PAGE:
Tag Archives: LibraryHacks

Library Hack – Textbooks in the Library

Textbooks

At the beginning of each semester, we frequently get asked, “Does the Library have this textbook?”  Generally speaking, the Library does not purchase textbooks as part of its collection development — in part, because textbooks are updated so often that having the most recent edition used in each course would be cost-prohibitive.  There are enough exceptions to this generalization, however, to make it worth your while to check the Library’s catalog using the Library Hacks below and to ask a Librarian for help.

  • The Library may have the most current edition of a textbook
  • The Library may have an older edition of the textbook  (in this case, double-check with your Professor to determine whether the older version is acceptable)
  • Your Professor may have asked the Library to place a copy of the textbook/required reading on Reserve (i.e., available for limited period, in-library use only) so the entire class has access to it; this book may be either the Library’s own copy or the Professor’s personal copy.  For example, 2 copies of  Constitutional law: Cases, comments, questions is on Reserve behind the Circulation Desk at Payson Library for President Benton’s Jurisprudence course)

Library Hacks:

  • Check the Reserves page to see if your Professor has placed your textbook/required readings on Reserve
  • Textbooks often do not have unique titles (a psychology text may be called “Psychology” and a human anatomy book entitled “Human Anatomy”); use the Library Catalog’s advanced search feature to search by book title and author (example)
  • Search for a textbook using its ISBN (this is the unique number assigned to a book).  You can usually find the ISBN on reverse of the title page in a book.  Alternatively, search Amazon for the textbook and then scroll down to the “Product Details” information to locate the ISBN.  Note that Pepperdine Libraries may have the book with a different ISBN, so see the “Use the ‘View all editions and formats’” hack below.
  • Try using these Smartphone apps (Android BookMinder; iPhone Book Bazaar or RedLaser) in the Bookstore to check to see if the Library has a book.  The apps work by allowing you to scan the book’s barcode and search for availability in nearby libraries.
  • Use the “View all editions and formats” link in the Library Catalog to see if the Library owns another edition(s) of the book (help and example)

Library Hack – Ditch the pencil, take your smartphone to the stacks!


Flickr - Ben Heine


With these simple library hacks you can ditch the pencil and find Pepperdine Library items using your smartphone!

We’ve seen students taking photos of computer screens (particularly the call numbers in library catalog records) with their phones and using those photos to find books in our Library stacks.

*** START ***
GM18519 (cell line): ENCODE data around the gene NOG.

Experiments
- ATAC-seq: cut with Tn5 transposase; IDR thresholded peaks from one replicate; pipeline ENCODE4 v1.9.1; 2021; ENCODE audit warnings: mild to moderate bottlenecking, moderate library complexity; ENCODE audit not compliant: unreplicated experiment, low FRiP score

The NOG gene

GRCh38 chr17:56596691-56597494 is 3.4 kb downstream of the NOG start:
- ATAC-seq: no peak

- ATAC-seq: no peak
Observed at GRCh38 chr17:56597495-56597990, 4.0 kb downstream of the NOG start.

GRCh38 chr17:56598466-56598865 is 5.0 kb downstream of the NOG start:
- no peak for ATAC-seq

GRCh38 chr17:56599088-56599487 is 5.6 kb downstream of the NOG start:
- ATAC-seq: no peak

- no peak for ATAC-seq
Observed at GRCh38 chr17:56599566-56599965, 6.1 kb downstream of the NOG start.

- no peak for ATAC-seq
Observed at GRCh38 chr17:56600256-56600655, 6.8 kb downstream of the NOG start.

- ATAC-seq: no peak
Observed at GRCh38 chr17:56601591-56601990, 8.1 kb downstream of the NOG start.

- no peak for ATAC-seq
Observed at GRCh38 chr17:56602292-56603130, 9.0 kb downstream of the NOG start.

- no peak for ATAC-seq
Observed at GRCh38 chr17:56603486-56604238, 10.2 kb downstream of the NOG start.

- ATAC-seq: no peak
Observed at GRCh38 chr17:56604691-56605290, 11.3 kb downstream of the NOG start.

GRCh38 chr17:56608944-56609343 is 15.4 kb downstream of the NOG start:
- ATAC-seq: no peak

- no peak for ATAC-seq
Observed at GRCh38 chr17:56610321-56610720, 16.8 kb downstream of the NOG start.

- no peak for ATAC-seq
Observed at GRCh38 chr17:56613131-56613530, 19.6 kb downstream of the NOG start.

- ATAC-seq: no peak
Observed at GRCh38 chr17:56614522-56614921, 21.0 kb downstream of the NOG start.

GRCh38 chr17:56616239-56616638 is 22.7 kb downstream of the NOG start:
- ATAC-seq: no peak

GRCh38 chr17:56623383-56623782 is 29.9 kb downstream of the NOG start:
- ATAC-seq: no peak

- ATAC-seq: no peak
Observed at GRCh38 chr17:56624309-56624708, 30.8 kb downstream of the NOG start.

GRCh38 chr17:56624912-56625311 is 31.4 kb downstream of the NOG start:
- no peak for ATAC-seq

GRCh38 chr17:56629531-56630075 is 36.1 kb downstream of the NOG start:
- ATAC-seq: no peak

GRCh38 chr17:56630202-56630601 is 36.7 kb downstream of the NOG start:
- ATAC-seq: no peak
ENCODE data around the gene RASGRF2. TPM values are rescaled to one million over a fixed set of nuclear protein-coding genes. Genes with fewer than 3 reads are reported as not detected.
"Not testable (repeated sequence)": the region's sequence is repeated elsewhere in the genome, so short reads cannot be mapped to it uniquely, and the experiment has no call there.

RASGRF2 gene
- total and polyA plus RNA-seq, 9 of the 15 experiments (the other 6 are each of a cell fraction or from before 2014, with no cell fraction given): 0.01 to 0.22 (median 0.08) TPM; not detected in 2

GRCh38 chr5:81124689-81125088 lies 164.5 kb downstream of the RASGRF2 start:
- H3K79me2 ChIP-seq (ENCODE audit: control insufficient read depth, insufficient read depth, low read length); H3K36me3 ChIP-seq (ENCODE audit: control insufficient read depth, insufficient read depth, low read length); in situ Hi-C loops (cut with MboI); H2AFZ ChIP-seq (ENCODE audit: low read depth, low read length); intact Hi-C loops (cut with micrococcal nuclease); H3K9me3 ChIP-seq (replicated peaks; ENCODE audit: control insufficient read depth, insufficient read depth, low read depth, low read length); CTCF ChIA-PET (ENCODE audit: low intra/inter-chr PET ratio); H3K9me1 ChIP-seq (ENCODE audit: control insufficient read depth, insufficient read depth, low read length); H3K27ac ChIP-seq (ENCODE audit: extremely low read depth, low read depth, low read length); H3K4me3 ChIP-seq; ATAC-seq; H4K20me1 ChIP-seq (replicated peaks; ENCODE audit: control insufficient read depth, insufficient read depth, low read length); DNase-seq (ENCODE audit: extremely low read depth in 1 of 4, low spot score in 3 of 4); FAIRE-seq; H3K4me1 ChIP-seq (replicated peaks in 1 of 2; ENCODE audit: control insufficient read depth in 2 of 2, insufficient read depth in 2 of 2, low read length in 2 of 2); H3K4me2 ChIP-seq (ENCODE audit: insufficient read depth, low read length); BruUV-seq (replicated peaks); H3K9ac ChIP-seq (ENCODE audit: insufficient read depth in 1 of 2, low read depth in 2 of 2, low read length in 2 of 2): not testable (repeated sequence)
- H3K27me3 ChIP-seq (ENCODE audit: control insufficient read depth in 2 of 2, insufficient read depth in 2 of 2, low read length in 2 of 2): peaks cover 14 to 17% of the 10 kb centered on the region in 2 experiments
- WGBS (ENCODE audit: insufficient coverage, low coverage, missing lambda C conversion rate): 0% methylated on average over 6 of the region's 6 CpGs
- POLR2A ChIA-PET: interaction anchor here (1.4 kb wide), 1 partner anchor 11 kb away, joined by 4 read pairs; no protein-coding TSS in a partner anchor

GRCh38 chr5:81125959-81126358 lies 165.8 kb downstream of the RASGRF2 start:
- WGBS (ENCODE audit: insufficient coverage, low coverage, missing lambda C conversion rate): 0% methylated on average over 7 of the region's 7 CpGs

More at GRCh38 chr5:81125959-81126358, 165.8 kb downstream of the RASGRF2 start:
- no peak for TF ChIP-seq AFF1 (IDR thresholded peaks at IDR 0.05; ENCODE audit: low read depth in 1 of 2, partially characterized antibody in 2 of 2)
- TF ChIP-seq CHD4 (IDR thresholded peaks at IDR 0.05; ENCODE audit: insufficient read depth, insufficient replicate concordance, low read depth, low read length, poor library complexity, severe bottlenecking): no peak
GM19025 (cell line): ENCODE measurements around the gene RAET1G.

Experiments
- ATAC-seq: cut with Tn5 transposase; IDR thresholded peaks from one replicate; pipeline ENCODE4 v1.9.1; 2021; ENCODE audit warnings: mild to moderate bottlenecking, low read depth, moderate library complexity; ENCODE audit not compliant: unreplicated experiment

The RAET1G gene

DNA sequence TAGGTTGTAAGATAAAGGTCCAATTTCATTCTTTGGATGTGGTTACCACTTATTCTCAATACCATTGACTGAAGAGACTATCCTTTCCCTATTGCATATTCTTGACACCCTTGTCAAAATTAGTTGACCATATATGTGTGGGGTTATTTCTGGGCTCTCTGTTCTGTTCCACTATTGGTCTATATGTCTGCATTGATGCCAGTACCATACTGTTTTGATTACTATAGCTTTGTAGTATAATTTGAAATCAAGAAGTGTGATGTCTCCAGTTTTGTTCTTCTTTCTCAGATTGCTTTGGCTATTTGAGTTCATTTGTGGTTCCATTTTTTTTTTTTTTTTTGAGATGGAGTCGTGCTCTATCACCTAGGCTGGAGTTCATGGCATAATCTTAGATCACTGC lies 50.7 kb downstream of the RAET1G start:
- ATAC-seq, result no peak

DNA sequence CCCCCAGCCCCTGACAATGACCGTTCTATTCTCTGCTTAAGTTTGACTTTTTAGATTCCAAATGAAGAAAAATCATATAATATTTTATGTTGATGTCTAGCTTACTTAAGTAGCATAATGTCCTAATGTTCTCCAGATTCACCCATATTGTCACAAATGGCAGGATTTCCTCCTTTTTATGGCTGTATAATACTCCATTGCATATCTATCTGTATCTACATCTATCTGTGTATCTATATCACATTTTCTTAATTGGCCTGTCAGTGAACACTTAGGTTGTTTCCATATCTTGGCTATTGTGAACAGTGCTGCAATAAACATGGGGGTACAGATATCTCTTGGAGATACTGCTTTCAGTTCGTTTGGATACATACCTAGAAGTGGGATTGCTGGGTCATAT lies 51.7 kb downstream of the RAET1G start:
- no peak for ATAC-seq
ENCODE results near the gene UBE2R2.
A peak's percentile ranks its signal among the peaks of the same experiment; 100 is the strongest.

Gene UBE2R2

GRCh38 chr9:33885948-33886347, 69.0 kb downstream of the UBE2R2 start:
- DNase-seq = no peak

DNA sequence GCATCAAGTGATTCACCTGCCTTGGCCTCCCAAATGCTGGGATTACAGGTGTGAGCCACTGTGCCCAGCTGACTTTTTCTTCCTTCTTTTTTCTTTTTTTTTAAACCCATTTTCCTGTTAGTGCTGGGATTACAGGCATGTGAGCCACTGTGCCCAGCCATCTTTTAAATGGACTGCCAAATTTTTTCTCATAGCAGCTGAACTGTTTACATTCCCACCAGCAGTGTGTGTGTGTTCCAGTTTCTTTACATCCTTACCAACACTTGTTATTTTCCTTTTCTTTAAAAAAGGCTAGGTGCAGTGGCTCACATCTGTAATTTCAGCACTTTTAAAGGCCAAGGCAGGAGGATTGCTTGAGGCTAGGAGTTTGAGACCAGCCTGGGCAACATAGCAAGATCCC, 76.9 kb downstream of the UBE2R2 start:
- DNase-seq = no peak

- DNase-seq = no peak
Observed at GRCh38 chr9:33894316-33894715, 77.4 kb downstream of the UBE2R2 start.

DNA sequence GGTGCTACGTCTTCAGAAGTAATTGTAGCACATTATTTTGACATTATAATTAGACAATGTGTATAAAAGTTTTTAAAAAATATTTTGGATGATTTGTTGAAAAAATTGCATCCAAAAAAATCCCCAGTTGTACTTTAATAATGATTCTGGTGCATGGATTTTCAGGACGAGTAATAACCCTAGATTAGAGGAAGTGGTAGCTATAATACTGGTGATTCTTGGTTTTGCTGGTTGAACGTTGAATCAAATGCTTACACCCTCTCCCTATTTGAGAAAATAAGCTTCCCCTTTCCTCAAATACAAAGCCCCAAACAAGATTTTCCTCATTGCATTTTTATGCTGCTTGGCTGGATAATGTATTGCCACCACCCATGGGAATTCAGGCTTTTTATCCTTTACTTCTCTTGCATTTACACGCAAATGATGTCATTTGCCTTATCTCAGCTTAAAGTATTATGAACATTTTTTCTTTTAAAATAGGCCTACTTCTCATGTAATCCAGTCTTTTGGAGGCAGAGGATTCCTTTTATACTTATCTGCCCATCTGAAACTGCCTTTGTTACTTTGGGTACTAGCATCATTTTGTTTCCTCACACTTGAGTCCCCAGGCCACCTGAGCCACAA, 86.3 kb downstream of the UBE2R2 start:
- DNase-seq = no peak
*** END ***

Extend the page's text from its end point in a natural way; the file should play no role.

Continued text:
Pepperdine’s Catalog (WorldCat Local) uses persistent links to searches and individual records.  Persistent links = ability to create QR codes.

Each major web browser (Chrome, Firefox, and Safari) has an extension that allows you to easily create a QR code.  Install the extension for your browser.  Scan the QR Code with your smartphone and you’re ready to head to the stacks with all the information you need to find the library resource(s) you want.  It’s that easy!

Firefox

Try this extension and use it like this:

 

Chrome

Try this extension and use it like this:


Safari

Try this extension and use it like this:

 






Library Hack – Help for your New Year’s Resolution to Read More

In writing to a university community which undoubtedly reads a lot in the normal course of business, a New Year’s resolution to “read more”  is less about a quantity of material consumed and more about the mental list we all have of the books or articles we would like to read.

WorldCat Lists is a great tool to create, share, and annotate collections of books, articles, DVDs, etc.

Here are a few brief (no audio) screencasts  (using my New Year’s resolution as an example) to show you how easy it is to use WorldCat Lists.

Pros:

  • Pepperdine University Libraries already uses WorldCat Local
    • you can quickly see whether your lists contains items Pepperdine owns/has access to
    • if Pepperdine does not have access to the item, requesting it through Interlibrary Loan is quick and easy
  • Lists can be private or public
  • You can add notes to the items on your list (e.g., thoughts about the book, how long I took to read it)
  • Because WorldCat Lists is separate from your Pepperdine Library account, your lists stay with you, even, for example, after you graduate
  • Encourage others to read – viewers of your list can quickly find books in your list at their local library